The aerosol cloud remained in the operatory 30 min following the procedure in the present study. An earlier study reported that the peak of aerosol concentration dissipates within 10–30 min with scaling procedures [11]. Therefore, it is recommended that the operator should not remove the protective barrier immediately after the procedure to reduce the risk of contact with airborne contaminants. There is also a potential risk for airborne contaminants to enter the ventilation system and spread infection. High efficiency particulate air (HEPA) filters and UV chambers in the ventilation system can minimize the risk of air contamination [4]. Air disinfection with a lamp emitting ultra-violet radiation 250–265 nm shows very high fungicidal, virucidal and bactericidal action through destruction of DNA chains and protein denaturation [12]. However, these techniques are expensive. Cost-effective methods such as the use of a high volume evacuator with a large bore evacuator tip should be advocated for during ultrasonic scaling. The large bore tip with a diameter of 8 mm or more can remove air at the rate of 100 cubic feet per minute. This reduces aerosol and splatter by 93–96% [13]. A low volume saliva ejector that we used removes the water collecting in the floor of the mouth rather than removing the air. Therefore, it may not be a very efficient tool in reducing the aerosol cloud.

In general, the dental operatory should be seen as an operation theatre rather than an office to minimize the risk of cross infection.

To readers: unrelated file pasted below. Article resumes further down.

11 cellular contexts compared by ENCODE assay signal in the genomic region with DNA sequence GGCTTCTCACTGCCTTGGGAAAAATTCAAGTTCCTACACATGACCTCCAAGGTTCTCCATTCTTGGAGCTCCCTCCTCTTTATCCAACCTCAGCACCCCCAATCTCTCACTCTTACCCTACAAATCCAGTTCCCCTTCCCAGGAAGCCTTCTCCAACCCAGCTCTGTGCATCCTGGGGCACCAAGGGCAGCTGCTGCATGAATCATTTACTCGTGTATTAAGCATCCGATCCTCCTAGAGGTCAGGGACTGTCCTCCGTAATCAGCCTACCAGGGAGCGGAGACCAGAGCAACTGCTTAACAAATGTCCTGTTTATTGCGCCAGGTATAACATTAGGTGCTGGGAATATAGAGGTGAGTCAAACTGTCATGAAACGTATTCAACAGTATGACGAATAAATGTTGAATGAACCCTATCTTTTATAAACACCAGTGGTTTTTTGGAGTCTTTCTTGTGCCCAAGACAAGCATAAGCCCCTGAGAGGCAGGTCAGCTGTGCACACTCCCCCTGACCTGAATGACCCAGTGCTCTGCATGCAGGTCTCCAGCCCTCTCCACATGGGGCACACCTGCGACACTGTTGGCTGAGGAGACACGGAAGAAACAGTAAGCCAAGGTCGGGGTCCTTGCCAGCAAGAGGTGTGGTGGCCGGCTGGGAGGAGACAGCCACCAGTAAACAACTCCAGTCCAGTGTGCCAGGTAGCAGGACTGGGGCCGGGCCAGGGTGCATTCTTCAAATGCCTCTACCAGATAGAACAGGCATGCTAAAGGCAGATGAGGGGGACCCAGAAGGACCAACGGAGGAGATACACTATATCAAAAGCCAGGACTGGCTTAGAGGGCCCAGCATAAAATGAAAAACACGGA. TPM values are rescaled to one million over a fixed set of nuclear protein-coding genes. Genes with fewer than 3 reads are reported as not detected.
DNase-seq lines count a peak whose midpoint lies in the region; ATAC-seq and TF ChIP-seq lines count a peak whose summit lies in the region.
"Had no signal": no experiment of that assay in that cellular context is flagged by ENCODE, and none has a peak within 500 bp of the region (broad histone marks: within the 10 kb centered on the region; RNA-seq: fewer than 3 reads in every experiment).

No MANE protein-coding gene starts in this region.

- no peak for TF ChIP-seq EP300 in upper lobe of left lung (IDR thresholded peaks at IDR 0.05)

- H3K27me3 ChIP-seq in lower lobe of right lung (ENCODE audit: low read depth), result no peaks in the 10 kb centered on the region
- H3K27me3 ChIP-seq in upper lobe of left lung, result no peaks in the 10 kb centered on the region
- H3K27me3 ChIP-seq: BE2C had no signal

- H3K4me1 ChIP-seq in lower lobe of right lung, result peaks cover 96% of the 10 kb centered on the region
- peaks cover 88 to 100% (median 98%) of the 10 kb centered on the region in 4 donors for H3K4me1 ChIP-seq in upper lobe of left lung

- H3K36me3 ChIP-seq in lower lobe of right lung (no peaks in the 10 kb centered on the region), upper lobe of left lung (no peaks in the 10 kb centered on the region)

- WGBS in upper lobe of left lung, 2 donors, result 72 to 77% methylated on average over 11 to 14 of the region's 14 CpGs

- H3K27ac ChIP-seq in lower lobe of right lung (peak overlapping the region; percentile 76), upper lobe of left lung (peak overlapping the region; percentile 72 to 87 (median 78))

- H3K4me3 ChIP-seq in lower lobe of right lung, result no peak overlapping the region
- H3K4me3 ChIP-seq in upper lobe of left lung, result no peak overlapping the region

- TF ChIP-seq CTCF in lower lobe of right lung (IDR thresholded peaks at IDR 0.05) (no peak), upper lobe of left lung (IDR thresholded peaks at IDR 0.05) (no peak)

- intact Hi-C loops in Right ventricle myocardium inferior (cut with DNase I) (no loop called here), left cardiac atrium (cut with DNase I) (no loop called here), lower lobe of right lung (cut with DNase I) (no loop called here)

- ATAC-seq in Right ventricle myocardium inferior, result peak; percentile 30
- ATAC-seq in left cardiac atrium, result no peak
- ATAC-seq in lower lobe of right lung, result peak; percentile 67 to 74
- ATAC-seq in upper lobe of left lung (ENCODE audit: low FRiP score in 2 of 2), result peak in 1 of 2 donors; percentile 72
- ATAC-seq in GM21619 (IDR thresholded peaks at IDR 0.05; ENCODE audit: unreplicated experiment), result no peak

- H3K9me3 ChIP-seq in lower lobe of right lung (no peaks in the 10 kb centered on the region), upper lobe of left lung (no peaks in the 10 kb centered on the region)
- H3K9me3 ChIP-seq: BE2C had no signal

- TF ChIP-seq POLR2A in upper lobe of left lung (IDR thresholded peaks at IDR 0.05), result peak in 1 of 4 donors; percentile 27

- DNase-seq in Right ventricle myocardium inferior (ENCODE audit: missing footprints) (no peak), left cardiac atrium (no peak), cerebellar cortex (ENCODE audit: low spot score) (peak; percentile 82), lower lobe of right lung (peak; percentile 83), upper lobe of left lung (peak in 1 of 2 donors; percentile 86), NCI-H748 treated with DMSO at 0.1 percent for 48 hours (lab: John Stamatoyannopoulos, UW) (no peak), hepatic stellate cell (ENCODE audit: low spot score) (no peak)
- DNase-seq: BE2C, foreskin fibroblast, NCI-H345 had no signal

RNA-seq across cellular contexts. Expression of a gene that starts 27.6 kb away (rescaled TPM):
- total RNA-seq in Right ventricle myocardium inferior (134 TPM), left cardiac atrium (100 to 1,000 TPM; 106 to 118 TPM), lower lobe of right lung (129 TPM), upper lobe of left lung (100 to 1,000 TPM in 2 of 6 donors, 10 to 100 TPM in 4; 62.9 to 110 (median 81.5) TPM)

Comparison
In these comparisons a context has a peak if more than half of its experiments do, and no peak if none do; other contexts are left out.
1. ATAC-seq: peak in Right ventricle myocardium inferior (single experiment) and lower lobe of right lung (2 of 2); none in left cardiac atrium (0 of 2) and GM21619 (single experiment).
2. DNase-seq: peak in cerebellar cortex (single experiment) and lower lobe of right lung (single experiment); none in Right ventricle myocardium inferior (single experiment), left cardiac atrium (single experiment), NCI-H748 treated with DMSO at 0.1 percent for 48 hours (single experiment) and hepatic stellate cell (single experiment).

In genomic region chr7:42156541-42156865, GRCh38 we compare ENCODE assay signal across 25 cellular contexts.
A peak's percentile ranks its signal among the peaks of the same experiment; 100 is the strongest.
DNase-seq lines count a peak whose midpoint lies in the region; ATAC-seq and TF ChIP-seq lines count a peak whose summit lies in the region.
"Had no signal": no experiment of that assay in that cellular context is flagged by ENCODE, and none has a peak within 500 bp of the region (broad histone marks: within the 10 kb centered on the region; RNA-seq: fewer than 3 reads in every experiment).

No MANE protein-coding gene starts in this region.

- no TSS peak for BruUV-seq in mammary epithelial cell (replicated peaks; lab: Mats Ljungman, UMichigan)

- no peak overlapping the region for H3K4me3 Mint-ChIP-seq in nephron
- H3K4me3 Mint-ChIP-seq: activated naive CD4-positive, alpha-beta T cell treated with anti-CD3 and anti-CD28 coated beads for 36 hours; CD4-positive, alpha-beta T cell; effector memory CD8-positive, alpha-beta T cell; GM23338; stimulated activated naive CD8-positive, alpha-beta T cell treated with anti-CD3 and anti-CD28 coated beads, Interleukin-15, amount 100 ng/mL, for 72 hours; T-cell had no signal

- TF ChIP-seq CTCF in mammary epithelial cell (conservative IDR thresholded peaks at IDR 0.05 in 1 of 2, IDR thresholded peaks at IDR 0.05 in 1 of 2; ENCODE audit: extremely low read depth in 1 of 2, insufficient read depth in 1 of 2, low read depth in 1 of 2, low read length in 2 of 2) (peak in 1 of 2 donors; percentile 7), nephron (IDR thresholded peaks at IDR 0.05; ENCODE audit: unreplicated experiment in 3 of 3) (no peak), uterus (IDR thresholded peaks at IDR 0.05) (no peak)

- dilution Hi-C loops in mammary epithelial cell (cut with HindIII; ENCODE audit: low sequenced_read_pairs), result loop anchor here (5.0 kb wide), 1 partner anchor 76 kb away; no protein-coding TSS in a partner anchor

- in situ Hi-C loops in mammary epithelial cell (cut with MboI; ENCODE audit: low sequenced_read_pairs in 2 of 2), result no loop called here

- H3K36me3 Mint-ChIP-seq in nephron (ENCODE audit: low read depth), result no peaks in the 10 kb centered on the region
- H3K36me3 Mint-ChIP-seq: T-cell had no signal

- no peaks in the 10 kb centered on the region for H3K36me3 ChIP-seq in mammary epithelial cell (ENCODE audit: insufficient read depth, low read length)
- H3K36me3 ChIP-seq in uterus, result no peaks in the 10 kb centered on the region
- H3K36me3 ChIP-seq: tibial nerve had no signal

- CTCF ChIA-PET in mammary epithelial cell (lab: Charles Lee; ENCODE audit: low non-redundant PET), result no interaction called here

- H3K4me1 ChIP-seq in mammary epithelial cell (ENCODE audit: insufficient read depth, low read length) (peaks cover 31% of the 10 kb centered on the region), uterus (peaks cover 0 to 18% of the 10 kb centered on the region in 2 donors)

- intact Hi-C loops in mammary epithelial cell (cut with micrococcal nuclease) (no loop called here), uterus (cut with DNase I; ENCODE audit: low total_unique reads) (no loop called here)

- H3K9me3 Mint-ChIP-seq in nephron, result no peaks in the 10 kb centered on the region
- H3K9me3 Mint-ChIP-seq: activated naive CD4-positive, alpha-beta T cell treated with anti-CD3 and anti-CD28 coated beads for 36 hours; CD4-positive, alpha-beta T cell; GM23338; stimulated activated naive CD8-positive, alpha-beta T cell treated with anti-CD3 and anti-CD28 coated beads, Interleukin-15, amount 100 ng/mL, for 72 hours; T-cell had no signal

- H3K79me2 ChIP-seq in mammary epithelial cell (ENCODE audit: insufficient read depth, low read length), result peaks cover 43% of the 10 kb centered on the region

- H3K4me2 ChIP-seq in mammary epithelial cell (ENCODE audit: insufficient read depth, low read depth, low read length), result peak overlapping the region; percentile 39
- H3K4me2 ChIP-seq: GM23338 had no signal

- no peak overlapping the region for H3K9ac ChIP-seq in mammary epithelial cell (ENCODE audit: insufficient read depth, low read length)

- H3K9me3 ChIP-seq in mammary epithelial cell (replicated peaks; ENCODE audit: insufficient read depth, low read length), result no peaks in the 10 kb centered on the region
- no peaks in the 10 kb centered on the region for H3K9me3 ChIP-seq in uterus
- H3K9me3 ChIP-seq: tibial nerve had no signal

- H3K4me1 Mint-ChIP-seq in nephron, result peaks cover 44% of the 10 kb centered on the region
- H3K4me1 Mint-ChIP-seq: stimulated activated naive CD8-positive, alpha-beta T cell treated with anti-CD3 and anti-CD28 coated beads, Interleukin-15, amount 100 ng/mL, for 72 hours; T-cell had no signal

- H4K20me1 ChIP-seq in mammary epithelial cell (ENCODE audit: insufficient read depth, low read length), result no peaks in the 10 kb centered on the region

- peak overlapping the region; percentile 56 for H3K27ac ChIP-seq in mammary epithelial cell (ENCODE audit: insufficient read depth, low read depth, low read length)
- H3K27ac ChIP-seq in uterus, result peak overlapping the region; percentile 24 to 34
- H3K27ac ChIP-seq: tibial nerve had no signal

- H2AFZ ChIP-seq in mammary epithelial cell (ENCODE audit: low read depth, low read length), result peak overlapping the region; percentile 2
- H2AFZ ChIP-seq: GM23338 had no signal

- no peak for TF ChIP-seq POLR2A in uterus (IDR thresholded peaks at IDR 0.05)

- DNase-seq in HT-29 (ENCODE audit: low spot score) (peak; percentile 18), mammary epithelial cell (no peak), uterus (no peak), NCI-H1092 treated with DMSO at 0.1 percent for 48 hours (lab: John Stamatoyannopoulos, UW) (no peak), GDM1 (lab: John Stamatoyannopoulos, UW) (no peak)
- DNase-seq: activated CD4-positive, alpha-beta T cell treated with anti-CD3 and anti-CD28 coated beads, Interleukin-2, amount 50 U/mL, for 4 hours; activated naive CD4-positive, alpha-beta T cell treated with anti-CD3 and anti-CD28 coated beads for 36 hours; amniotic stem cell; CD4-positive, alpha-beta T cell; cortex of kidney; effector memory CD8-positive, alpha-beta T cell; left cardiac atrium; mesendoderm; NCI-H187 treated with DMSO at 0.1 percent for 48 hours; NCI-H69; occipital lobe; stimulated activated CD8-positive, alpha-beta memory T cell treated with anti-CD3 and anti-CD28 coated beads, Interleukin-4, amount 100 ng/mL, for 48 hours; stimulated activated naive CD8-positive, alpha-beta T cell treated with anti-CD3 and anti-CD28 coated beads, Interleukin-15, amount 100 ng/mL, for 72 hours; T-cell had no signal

Our study demonstrated the quantitative assessment of aerosol contamination during ultrasonic scaling. However, air quality assessment could not be demonstrated as the study was conducted on a simulated model of the dental operatory. It was also assumed in our study that the aerosols are uniformly distributed in the air; hence, only a particular area of the dental operatory was considered as a sample for estimation of contamination. However, this pilot study provides an impetus to conduct clinical studies on air quality assessment in the dental operatory and adopt suitable measures to improve quality of air breathed and prevent occupational health hazards. The risk of dental aerosols can be minimized by following simple, inexpensive precautions such as adequate ventilation in the operatory; personal barrier techniques such as disposable gloves, face masks and protective eye wear; use of high volume evacuators; disinfection of dental unit water lines by chemical and non-chemical approaches; use of focused spray ultrasonic inserts; and pre-procedural rinsing. Additionally, the importance of personal hygiene for dental personnel before and after work should be emphasized to control bacterial colonization and spread of hospital bacteria in the community.